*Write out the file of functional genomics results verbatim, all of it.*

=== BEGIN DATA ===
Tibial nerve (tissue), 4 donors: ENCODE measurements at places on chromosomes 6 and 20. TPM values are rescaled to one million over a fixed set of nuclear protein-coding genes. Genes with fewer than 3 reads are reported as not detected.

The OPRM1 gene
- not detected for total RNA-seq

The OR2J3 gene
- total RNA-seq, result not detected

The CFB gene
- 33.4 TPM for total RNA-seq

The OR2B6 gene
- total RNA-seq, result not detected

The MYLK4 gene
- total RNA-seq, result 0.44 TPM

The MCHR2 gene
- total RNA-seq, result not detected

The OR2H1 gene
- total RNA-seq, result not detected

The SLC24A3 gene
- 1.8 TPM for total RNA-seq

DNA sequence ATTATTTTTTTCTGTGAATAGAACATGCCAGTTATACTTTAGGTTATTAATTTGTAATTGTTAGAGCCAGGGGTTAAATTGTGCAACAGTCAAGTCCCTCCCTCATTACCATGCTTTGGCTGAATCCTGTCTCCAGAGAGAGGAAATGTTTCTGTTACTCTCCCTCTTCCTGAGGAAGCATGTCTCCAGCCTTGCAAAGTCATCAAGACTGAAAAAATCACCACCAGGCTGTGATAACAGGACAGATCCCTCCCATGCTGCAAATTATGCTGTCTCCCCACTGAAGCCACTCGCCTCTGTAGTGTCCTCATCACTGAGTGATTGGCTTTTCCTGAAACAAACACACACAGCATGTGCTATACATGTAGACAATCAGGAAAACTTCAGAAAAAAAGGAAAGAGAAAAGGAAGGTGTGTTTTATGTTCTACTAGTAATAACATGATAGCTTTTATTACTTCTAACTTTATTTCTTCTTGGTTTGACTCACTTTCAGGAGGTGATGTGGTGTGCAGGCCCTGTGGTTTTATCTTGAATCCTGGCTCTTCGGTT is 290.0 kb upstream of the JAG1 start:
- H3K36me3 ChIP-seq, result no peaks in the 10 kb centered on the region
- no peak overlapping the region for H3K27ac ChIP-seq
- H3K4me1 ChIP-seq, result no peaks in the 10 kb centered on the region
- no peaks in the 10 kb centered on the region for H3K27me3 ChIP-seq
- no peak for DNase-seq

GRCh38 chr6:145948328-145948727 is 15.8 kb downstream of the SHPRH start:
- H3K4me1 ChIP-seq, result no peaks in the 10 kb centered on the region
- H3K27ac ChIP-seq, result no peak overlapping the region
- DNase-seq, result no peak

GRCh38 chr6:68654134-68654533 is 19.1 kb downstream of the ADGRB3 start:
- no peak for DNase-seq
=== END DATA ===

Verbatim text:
Tibial nerve (tissue), 4 donors: ENCODE measurements at places on chromosomes 6 and 20. TPM values are rescaled to one million over a fixed set of nuclear protein-coding genes. Genes with fewer than 3 reads are reported as not detected.

The OPRM1 gene
- not detected for total RNA-seq

The OR2J3 gene
- total RNA-seq, result not detected

The CFB gene
- 33.4 TPM for total RNA-seq

The OR2B6 gene
- total RNA-seq, result not detected

The MYLK4 gene
- total RNA-seq, result 0.44 TPM

The MCHR2 gene
- total RNA-seq, result not detected

The OR2H1 gene
- total RNA-seq, result not detected

The SLC24A3 gene
- 1.8 TPM for total RNA-seq

DNA sequence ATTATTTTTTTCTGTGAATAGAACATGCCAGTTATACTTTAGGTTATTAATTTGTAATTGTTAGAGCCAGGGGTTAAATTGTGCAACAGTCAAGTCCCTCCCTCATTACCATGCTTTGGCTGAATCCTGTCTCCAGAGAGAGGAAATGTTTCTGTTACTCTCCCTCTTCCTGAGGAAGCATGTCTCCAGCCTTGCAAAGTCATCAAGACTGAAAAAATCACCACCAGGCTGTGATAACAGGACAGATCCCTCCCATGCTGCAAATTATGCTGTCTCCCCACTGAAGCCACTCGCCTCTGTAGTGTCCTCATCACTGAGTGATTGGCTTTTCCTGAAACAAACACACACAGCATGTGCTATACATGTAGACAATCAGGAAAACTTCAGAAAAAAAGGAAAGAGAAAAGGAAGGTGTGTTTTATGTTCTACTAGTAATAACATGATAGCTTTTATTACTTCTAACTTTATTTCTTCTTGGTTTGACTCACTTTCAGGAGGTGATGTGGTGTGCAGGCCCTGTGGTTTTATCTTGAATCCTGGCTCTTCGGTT is 290.0 kb upstream of the JAG1 start:
- H3K36me3 ChIP-seq, result no peaks in the 10 kb centered on the region
- no peak overlapping the region for H3K27ac ChIP-seq
- H3K4me1 ChIP-seq, result no peaks in the 10 kb centered on the region
- no peaks in the 10 kb centered on the region for H3K27me3 ChIP-seq
- no peak for DNase-seq

GRCh38 chr6:145948328-145948727 is 15.8 kb downstream of the SHPRH start:
- H3K4me1 ChIP-seq, result no peaks in the 10 kb centered on the region
- H3K27ac ChIP-seq, result no peak overlapping the region
- DNase-seq, result no peak

GRCh38 chr6:68654134-68654533 is 19.1 kb downstream of the ADGRB3 start:
- no peak for DNase-seq